(New York) – Many governments are not addressing the safety of detained children in their Covid-19 response, Human Rights Watch said today. Available data indicates that the virus is spreading rapidly through closed facilities, including jails and prisons.
Only about 20 countries are known to have released children from detention facilities in efforts to limit the impact of Covid-19. A global survey of media reports found that, by comparison, adult detainees have been released in at least 79 countries in response to the pandemic. While in Afghanistan, Chad, Indonesia, and South Sudan children have been explicitly included in release orders, in most other countries, they have reportedly been left out.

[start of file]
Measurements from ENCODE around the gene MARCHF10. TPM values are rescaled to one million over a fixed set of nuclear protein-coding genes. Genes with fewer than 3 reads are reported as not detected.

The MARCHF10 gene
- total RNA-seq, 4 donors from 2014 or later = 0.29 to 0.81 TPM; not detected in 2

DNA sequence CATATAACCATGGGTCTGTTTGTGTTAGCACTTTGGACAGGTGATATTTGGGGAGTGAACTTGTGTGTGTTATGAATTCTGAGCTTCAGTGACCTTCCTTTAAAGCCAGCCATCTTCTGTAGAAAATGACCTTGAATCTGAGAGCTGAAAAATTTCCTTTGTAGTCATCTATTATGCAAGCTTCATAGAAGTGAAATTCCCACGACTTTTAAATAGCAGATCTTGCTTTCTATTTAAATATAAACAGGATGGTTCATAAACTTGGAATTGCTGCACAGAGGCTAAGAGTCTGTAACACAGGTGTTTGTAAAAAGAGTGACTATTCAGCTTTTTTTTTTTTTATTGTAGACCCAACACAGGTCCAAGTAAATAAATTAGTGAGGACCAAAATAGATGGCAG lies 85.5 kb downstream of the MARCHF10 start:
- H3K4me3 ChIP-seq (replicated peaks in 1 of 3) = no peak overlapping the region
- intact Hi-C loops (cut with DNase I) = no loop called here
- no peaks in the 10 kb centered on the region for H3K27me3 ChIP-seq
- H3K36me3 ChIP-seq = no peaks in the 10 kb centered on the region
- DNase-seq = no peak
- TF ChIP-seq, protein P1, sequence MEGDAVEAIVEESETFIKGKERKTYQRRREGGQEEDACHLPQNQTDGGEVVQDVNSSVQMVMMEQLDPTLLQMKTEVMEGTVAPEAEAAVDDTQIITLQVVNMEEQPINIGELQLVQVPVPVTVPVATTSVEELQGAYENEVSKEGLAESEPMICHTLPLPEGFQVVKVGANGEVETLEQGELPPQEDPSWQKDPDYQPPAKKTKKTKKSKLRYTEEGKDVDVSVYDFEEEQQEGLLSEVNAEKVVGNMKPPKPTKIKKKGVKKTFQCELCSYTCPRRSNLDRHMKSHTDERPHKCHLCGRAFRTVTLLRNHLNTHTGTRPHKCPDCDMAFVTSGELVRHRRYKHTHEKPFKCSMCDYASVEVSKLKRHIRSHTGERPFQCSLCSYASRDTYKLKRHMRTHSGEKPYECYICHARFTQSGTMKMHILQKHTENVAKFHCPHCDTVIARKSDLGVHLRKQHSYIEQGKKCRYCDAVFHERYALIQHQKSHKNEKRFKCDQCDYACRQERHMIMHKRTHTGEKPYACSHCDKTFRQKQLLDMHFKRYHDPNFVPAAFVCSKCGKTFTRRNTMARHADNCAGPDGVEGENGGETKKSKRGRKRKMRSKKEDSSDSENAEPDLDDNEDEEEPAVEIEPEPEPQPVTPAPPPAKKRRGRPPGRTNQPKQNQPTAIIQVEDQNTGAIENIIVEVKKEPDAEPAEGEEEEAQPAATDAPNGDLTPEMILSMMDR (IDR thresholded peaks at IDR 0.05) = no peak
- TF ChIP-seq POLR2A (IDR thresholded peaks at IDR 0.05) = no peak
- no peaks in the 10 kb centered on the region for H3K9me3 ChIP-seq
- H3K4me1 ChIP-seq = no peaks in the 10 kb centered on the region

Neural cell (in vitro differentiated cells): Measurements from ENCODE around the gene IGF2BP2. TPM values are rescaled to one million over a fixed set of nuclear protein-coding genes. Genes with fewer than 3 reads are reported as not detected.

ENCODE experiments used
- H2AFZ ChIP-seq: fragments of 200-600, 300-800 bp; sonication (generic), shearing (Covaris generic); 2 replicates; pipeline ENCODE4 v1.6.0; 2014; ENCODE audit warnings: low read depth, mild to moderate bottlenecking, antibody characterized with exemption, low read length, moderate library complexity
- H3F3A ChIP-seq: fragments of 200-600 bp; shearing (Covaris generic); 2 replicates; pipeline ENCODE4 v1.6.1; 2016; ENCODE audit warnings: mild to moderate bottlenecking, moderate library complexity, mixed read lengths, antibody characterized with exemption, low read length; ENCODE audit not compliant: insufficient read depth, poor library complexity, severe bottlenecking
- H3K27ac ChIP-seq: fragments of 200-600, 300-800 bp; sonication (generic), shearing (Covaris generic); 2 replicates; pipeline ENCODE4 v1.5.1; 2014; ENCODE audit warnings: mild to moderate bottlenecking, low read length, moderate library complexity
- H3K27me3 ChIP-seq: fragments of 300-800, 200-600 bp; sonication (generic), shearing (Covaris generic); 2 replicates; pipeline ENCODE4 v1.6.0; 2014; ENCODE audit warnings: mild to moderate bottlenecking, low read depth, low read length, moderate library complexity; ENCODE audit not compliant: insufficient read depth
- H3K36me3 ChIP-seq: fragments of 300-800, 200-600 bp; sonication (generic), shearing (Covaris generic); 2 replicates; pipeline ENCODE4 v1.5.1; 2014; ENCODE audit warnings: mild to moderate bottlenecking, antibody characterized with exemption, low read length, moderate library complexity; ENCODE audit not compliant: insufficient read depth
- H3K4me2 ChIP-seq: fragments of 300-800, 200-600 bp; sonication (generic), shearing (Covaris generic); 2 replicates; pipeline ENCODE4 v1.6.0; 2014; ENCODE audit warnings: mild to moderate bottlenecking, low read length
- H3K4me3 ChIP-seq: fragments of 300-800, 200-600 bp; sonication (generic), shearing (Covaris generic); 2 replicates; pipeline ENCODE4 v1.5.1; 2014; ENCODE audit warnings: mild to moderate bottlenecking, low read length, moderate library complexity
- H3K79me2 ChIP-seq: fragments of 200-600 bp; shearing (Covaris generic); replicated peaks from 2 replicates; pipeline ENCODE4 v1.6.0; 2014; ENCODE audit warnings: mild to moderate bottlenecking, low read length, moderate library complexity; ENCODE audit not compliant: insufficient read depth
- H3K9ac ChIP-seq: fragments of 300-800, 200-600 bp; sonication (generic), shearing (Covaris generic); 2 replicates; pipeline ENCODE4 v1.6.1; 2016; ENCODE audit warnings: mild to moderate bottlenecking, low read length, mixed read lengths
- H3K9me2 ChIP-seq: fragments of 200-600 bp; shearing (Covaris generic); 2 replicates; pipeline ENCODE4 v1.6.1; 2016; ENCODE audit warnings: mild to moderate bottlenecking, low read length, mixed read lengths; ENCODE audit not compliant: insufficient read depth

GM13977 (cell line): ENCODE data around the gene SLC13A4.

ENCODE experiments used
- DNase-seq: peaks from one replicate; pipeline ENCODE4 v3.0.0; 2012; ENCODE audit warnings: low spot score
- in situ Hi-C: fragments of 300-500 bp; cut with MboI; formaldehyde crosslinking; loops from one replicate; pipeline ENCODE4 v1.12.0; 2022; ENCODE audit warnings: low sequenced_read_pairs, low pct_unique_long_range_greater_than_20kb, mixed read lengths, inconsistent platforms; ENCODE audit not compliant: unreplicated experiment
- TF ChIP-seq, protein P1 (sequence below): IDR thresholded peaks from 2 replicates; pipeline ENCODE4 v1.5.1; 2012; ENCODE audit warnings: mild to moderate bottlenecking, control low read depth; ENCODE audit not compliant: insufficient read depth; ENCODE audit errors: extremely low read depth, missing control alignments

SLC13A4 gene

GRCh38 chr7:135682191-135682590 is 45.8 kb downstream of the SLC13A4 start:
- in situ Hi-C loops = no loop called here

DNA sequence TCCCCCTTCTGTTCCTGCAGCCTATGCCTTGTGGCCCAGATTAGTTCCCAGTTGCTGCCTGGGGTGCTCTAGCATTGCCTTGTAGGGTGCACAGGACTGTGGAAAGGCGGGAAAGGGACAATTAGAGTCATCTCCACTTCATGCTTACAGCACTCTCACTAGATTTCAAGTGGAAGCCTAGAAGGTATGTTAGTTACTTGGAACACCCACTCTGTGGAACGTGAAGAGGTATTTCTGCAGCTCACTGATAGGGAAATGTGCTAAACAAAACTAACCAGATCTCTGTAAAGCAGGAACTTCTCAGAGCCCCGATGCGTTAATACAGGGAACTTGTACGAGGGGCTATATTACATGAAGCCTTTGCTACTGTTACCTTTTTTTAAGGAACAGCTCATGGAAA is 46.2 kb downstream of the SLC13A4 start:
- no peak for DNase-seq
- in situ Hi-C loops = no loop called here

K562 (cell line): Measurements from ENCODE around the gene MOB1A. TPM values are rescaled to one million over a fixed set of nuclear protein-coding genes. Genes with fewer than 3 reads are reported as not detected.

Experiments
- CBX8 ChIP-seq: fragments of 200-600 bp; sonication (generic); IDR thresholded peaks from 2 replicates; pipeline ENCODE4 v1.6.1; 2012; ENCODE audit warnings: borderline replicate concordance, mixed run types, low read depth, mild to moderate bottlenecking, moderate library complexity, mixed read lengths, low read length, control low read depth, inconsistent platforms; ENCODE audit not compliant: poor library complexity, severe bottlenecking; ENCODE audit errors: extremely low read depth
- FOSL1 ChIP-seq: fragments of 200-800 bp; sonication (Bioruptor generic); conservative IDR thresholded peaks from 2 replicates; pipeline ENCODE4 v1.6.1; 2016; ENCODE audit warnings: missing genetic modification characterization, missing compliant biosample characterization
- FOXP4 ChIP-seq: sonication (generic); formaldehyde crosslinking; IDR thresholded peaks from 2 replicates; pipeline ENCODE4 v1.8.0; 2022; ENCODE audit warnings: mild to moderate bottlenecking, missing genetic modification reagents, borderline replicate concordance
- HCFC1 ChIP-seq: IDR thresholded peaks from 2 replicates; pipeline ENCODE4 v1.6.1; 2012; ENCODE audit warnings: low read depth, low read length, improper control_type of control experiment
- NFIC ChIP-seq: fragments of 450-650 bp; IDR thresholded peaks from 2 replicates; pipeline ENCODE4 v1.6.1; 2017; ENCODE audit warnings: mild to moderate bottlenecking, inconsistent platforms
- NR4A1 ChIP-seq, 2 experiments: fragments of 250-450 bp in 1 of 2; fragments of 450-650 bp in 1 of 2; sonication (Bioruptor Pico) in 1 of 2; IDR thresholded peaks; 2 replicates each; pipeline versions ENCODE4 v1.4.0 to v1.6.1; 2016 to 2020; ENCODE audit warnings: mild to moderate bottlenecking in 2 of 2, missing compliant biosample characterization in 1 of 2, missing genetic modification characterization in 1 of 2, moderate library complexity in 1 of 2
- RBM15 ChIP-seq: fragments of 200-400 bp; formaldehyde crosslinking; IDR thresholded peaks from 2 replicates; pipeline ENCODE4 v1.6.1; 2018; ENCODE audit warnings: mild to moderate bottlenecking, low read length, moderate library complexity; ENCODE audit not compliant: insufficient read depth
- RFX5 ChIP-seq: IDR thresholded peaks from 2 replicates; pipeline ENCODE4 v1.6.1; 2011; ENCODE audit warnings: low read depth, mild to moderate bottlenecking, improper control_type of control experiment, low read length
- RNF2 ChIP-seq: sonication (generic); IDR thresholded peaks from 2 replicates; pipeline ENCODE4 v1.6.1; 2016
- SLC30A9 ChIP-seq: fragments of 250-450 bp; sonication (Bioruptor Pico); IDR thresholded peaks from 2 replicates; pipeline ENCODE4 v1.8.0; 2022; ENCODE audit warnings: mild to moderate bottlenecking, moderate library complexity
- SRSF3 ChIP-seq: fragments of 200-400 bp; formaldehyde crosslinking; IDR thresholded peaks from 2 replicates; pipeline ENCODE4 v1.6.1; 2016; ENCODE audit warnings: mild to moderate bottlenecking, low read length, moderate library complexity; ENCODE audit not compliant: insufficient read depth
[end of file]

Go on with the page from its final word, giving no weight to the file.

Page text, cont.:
“Child detainees seem to be an afterthought, if they are considered at all, by many governments responding to the Covid-19 crisis,” said Jo Becker, children’s rights advocacy director at Human Rights Watch. “Governments should act to substantially reduce the number of children in detention facilities.”
Detainees are particularly vulnerable to infection due to close proximity and a higher incidence of underlying medical conditions. Access to water, sanitation, and basic medical services is often poor. In many countries, prisons are severely overcrowded.
In March, 2020, the United Nations high commissioner for human rights, Michelle Bachelet, appealed for urgent action to prevent Covid-19 from “rampaging” through places of detention. In the United States, Ohio’s Marion Correctional Institute has one of the highest Covid-19 infection rates in the world – more than 80 percent of the prison’s 2,000 inmates have tested positive for the virus. At a juvenile detention center in the same state, nearly half of the children detained have tested positive.